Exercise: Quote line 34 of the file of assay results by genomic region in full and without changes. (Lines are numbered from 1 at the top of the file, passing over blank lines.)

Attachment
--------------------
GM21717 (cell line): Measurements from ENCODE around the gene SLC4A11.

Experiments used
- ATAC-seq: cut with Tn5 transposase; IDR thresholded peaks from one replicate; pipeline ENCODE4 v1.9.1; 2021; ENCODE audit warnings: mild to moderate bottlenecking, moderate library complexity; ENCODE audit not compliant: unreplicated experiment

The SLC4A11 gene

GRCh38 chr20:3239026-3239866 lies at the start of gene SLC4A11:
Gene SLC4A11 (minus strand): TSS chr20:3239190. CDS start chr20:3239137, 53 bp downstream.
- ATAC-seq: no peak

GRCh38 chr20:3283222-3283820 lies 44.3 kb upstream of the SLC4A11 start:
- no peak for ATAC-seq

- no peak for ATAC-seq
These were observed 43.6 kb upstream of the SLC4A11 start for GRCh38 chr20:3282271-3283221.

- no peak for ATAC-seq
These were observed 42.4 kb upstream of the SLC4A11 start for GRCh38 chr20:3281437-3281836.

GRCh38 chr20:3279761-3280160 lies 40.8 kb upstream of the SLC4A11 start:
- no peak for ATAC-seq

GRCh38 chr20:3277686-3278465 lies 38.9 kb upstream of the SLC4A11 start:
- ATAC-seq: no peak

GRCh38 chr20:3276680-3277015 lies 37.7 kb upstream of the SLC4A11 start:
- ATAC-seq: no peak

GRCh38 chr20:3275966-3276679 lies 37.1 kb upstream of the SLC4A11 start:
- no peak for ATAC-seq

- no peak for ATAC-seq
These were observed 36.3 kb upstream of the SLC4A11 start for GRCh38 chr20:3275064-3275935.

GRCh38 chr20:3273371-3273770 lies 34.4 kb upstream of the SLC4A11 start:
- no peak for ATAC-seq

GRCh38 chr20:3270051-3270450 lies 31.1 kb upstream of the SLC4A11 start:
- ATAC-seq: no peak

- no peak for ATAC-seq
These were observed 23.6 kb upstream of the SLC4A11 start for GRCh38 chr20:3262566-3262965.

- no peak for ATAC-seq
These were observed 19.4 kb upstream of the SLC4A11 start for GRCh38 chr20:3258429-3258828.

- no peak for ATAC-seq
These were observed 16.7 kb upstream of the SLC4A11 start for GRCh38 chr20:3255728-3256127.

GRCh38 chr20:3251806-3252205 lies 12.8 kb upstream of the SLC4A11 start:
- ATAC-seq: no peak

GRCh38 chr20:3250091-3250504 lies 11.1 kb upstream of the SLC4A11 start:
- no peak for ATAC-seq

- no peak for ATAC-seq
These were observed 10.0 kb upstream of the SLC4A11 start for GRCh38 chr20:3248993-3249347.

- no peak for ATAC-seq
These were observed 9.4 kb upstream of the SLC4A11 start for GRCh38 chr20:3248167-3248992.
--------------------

GRCh38 chr20:3251806-3252205 lies 12.8 kb upstream of the SLC4A11 start: